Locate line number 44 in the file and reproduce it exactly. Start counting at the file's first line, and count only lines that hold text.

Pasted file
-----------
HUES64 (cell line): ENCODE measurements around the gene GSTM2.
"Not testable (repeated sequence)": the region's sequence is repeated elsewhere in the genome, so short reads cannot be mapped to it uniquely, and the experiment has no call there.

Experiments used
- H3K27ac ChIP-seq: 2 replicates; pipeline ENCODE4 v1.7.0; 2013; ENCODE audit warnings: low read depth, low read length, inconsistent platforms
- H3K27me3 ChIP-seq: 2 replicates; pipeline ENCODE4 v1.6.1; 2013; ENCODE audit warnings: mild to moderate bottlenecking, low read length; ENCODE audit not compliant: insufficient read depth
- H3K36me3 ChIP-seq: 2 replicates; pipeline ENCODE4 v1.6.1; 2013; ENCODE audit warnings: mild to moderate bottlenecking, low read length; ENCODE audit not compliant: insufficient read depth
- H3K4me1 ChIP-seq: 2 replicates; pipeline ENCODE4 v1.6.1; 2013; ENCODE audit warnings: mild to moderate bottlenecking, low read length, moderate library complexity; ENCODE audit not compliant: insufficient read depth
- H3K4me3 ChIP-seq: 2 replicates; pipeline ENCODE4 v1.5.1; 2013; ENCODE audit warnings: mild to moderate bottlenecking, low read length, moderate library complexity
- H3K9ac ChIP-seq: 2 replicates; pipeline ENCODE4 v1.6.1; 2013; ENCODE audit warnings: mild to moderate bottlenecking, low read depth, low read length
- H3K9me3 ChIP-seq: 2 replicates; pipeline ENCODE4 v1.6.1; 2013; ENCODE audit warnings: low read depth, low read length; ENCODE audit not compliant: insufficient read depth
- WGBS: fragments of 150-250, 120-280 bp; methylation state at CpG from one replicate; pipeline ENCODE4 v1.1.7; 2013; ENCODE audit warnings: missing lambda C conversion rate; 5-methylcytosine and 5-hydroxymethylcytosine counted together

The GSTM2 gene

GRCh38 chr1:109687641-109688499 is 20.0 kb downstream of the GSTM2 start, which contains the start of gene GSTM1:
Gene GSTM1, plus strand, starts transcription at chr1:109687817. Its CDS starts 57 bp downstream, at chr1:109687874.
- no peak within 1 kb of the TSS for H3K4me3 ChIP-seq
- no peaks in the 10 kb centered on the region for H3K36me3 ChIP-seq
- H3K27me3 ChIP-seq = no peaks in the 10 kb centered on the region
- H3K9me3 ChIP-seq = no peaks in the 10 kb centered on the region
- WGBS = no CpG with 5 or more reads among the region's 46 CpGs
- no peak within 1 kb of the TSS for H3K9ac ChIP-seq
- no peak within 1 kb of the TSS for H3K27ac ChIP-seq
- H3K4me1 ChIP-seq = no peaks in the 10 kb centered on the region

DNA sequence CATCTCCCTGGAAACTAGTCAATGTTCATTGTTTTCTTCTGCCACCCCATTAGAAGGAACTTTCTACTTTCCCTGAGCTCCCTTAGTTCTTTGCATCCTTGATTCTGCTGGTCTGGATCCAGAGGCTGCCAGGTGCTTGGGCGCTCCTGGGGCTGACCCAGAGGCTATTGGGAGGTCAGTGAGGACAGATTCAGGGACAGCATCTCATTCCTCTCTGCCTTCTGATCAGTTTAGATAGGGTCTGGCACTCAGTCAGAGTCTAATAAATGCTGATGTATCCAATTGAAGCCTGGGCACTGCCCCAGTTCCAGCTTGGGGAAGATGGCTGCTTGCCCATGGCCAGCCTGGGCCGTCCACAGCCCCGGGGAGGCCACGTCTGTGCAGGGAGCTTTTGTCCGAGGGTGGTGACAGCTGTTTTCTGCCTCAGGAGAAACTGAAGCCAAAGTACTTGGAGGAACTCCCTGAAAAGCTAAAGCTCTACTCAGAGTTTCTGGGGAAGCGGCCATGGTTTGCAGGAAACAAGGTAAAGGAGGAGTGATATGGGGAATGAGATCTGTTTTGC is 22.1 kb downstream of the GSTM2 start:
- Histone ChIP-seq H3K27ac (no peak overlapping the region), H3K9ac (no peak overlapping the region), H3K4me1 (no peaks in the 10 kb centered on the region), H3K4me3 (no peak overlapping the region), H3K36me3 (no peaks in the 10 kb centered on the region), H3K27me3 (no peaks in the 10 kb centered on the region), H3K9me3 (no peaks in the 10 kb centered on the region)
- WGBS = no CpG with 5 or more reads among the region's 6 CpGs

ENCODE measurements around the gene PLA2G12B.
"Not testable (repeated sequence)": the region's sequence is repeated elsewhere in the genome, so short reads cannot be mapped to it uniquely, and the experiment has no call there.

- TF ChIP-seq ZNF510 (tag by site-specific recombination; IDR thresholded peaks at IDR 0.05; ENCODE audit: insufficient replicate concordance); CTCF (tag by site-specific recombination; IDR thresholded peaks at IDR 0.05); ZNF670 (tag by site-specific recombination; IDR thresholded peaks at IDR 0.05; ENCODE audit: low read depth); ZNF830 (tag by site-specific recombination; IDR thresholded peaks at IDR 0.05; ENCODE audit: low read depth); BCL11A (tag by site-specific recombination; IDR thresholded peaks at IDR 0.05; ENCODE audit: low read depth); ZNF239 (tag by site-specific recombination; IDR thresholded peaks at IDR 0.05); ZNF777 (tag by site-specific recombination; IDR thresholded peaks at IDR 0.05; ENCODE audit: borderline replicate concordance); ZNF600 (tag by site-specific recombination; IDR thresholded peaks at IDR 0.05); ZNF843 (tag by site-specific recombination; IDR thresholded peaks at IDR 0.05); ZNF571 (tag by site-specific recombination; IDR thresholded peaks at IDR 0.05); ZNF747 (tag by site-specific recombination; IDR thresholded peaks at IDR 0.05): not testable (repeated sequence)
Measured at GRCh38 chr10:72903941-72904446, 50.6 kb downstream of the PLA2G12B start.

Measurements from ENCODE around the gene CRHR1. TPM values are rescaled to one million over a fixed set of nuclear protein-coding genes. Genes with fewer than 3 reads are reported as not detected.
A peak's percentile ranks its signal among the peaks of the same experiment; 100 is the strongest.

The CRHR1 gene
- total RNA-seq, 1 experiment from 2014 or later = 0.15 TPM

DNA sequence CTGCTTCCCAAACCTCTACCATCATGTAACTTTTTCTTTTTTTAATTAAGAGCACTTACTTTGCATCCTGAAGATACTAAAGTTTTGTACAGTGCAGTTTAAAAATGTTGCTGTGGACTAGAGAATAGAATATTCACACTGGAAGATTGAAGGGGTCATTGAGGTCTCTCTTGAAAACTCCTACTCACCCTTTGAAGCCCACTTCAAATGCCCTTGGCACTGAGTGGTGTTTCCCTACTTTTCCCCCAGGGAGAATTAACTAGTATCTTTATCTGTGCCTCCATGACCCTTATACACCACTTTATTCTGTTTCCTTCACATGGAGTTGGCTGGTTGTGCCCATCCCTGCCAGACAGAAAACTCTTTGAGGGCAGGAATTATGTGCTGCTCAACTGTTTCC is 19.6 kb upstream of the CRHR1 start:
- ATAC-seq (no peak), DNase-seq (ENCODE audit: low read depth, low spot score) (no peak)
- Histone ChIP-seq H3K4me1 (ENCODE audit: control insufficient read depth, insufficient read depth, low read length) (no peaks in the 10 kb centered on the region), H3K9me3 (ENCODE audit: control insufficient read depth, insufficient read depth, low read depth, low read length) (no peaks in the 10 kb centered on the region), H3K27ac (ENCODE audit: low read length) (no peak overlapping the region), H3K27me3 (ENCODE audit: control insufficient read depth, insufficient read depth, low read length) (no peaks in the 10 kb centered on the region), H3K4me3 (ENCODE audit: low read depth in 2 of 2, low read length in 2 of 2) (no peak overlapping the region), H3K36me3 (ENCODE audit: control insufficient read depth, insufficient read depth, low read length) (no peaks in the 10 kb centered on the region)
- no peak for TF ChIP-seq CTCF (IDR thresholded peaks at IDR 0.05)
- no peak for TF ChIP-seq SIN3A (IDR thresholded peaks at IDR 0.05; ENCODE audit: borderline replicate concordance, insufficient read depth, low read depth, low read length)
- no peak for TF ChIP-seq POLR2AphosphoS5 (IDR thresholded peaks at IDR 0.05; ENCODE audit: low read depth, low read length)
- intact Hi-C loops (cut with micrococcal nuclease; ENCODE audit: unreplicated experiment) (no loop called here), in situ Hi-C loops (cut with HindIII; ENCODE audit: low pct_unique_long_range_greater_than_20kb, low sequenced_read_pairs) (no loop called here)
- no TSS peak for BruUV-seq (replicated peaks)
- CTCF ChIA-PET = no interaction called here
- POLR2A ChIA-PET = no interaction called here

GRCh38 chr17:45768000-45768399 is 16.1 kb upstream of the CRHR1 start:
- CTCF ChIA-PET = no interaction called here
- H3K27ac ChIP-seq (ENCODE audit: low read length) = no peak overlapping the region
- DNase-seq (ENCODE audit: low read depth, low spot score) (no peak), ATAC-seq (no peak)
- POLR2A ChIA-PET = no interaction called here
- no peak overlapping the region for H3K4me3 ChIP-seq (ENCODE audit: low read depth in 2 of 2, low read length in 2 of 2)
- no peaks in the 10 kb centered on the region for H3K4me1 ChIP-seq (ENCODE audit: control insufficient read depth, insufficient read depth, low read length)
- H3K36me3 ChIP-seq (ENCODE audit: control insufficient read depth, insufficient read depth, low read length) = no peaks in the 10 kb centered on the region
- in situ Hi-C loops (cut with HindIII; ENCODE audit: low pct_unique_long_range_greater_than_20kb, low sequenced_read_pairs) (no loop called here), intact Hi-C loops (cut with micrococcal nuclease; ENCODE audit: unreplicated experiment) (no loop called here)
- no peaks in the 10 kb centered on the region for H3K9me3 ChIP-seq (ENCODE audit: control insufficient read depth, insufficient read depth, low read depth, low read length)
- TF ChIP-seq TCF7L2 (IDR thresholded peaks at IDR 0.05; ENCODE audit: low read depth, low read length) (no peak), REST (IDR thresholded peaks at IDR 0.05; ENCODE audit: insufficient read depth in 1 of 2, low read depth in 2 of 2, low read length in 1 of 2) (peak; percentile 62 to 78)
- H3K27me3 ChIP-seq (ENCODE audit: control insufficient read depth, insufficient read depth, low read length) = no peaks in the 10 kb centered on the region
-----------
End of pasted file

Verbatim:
GRCh38 chr17:45768000-45768399 is 16.1 kb upstream of the CRHR1 start: